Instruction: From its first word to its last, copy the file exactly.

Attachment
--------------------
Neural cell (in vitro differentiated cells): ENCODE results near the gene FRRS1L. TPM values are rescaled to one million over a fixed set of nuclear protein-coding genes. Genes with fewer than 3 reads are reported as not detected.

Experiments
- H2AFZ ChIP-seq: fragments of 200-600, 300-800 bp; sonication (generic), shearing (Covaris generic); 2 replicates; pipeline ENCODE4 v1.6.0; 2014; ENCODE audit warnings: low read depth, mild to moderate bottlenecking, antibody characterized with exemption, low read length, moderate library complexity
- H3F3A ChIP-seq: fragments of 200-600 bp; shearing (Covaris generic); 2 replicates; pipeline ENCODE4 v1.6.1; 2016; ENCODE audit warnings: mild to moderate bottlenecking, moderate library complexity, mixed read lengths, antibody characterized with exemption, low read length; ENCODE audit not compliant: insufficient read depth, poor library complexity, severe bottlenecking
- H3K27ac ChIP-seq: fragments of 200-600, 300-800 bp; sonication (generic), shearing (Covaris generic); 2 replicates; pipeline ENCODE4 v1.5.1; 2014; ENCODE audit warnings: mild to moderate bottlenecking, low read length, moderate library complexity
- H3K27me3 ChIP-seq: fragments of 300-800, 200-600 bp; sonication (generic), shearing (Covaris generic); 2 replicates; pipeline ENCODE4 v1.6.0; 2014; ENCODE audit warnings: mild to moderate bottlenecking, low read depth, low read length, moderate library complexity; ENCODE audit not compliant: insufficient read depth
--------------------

Neural cell (in vitro differentiated cells): ENCODE results near the gene FRRS1L. TPM values are rescaled to one million over a fixed set of nuclear protein-coding genes. Genes with fewer than 3 reads are reported as not detected.

Experiments
- H2AFZ ChIP-seq: fragments of 200-600, 300-800 bp; sonication (generic), shearing (Covaris generic); 2 replicates; pipeline ENCODE4 v1.6.0; 2014; ENCODE audit warnings: low read depth, mild to moderate bottlenecking, antibody characterized with exemption, low read length, moderate library complexity
- H3F3A ChIP-seq: fragments of 200-600 bp; shearing (Covaris generic); 2 replicates; pipeline ENCODE4 v1.6.1; 2016; ENCODE audit warnings: mild to moderate bottlenecking, moderate library complexity, mixed read lengths, antibody characterized with exemption, low read length; ENCODE audit not compliant: insufficient read depth, poor library complexity, severe bottlenecking
- H3K27ac ChIP-seq: fragments of 200-600, 300-800 bp; sonication (generic), shearing (Covaris generic); 2 replicates; pipeline ENCODE4 v1.5.1; 2014; ENCODE audit warnings: mild to moderate bottlenecking, low read length, moderate library complexity
- H3K27me3 ChIP-seq: fragments of 300-800, 200-600 bp; sonication (generic), shearing (Covaris generic); 2 replicates; pipeline ENCODE4 v1.6.0; 2014; ENCODE audit warnings: mild to moderate bottlenecking, low read depth, low read length, moderate library complexity; ENCODE audit not compliant: insufficient read depth